Failure to administer special diet to a ill prisoner constitutes degrading treatment and violates the ECHR.

JUDGMENT 

Ebedin Abi v. Turkey 13.03.2018 (no. 10839/09)

see here  

SUMMARY 

Prisons and prisoners with diabetes health issues. Providing meals incompatible with the diet prescribed by doctors. No measures for his well-being and health. The government’s remark that the prisoner could eart and pay at the canteen or order a special diet was rejected. The state of health of the prisoner should not impose greater financial burden on him than the burden on prisoners who are healthy. A situation that entailed costs for the applicant was incompatible with the duty of the State to organize its prison system in a manner that respects the human dignity of the prisoners. Violation for inhuman and degrading treatment.

PROVISION 

Article 3

PRINCIPAL FACTS 

The applicant, Ebedin Abi, is a Turkish national who was born in 1970. He is currently detained in the F-type prison in Kırıkkale (Turkey).

Mr Abi suffers from type 2 diabetes (abnormally high blood glucose levels) and from coronary artery disease. On the basis of several medical reports Mr Abi asked the management of Erzurum Prison, where he was detained from April 2008 to March 2009, to provide him with meals appropriate to the diet prescribed for him by doctors, comprising a high intake of poultry and vegetables and a low intake of beef and saturated fats. When the management refused his request he applied to the domestic courts. In January 2009 his application was rejected by a final ruling of the Assize Court, on the grounds that the daily allowance in respect of each prisoner was insufficient to allow more than one type of meal to be provided each day, and that Mr Abi was being offered meals free of fats, salt and spices.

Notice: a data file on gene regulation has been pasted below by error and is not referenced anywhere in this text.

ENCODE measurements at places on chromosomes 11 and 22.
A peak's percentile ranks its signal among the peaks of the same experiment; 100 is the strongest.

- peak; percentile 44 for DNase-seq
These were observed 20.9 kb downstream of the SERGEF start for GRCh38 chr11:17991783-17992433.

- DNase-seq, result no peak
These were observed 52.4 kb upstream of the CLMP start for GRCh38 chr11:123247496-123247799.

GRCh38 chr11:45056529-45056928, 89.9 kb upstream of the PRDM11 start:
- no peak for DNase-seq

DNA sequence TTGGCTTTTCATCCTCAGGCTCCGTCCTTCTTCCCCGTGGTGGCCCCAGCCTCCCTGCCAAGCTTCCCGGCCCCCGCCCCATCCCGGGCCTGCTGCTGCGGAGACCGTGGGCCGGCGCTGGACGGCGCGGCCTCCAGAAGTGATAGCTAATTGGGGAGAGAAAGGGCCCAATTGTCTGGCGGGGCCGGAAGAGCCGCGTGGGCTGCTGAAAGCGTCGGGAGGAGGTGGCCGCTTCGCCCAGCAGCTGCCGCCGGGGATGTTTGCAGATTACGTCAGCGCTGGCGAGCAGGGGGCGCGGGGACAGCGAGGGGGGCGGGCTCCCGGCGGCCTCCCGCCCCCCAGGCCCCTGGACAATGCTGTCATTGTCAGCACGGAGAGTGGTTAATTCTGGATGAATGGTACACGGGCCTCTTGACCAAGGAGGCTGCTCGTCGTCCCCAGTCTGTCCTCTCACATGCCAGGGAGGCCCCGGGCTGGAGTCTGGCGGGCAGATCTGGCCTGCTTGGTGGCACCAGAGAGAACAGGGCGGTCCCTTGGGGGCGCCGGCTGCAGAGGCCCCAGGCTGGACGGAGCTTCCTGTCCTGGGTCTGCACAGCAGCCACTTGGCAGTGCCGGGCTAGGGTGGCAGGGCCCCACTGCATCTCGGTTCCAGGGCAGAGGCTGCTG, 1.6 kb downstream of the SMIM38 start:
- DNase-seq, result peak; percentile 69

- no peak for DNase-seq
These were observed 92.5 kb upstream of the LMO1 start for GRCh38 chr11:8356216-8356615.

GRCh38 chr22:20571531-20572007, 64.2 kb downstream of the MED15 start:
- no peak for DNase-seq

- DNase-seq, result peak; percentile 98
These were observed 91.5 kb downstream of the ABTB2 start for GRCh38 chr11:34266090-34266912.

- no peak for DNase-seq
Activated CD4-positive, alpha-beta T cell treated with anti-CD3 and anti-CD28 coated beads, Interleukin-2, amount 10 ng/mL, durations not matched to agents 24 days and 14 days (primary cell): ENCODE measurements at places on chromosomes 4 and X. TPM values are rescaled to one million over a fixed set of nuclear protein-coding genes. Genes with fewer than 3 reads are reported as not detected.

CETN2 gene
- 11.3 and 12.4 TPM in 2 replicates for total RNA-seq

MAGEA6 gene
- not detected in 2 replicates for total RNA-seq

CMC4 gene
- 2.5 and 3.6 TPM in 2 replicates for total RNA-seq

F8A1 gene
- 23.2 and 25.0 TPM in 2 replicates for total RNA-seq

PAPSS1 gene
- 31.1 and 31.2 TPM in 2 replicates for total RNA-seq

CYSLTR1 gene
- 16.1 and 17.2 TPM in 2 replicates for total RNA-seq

According to the menus published for the weeks beginning 24 February 2009 and 3 March 2009, the meals on offer were based mainly on beef, fried foods and carbohydrates. Poultry was offered once a week and there were few fresh vegetables on the menu.

THE DECISION OF THE COURT

Article 3 (prohibition of inhuman or degrading treatment)

Firstly, the Court noted that the authorities had omitted to take the necessary measures to protect Mr Abi’s health.

In view of the daily allowance per prisoner, the prison had in fact been unable to provide meals that met the specific dietary requirements of prisoners with health problems, notwithstanding the relevant medical prescriptions. Under the domestic rules, prisoners with health problems were entitled to the foodstuffs prescribed by the prison doctors, and the daily allowance in respect of such prisoners was to be determined on the basis of the corresponding medical prescriptions (Official Gazette no. 25978 of 26 October 2005 and no. 26131 of 6 April 2006). In the Court’s view, the refusal to ensure that Mr Abi’s diet conformed to the medical prescriptions issued for him could in no way be justified on economic grounds, given that the law in force at the relevant time provided for a separate budget for prisoners with health problems. In that connection the Court noted that neither the public prosecutor nor the Assize Court had sought to ascertain whether the prison management had approached the competent authorities with a view to obtaining an increase in the daily allowance in order to meet the dietary needs of prisoners in poor health, as provided for by the law.